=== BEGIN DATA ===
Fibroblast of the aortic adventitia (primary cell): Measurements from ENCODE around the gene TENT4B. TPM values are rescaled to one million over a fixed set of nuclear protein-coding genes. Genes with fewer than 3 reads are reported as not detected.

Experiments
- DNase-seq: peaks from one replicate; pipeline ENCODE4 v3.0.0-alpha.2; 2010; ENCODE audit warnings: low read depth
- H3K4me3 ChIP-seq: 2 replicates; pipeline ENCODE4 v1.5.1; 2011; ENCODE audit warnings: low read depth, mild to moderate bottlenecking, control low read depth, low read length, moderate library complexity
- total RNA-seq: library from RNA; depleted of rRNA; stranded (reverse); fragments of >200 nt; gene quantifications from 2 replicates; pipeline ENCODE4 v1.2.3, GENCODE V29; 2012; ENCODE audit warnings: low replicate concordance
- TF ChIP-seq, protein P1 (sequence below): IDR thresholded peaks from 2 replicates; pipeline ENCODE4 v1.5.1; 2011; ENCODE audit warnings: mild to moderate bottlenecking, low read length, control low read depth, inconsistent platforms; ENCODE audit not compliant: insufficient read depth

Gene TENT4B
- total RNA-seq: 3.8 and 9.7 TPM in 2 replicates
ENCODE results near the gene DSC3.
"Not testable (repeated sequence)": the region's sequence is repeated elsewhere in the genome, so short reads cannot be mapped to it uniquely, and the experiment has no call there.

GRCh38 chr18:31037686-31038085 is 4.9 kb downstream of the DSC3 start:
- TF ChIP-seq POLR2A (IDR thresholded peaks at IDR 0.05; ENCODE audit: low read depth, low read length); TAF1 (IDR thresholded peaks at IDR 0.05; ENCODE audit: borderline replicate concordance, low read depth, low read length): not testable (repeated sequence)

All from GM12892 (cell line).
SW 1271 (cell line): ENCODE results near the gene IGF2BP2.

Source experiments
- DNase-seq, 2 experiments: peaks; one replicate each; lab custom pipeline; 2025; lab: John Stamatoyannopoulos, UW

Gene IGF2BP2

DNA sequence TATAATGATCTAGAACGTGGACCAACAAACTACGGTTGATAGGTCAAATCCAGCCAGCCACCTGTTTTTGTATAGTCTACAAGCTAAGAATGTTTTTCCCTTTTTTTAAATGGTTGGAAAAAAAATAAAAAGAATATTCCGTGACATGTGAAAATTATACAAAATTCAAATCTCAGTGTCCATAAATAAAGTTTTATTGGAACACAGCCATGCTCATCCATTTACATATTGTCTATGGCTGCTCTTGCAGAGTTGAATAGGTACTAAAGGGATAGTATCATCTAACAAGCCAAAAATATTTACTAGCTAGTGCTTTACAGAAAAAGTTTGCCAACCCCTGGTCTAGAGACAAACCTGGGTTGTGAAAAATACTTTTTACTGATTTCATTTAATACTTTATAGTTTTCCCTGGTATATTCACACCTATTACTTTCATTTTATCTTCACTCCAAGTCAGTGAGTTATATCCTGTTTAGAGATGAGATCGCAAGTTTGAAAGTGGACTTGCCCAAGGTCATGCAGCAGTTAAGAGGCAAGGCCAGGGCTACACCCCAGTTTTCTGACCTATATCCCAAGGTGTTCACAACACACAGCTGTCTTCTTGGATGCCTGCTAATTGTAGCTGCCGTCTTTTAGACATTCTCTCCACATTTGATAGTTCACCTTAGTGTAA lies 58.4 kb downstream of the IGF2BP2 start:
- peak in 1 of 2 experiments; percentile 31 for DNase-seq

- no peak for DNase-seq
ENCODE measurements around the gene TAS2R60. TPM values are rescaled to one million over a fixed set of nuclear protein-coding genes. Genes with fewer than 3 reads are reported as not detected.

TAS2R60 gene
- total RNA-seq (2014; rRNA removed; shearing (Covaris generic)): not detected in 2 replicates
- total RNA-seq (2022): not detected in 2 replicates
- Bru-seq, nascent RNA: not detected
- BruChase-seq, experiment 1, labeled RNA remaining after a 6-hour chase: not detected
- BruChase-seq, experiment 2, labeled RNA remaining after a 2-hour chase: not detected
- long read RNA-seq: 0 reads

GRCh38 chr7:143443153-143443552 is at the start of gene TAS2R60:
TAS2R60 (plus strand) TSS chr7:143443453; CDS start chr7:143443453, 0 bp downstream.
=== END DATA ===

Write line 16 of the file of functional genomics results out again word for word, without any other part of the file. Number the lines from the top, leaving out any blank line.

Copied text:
- DNase-seq, 2 experiments: peaks; one replicate each; lab custom pipeline; 2025; lab: John Stamatoyannopoulos, UW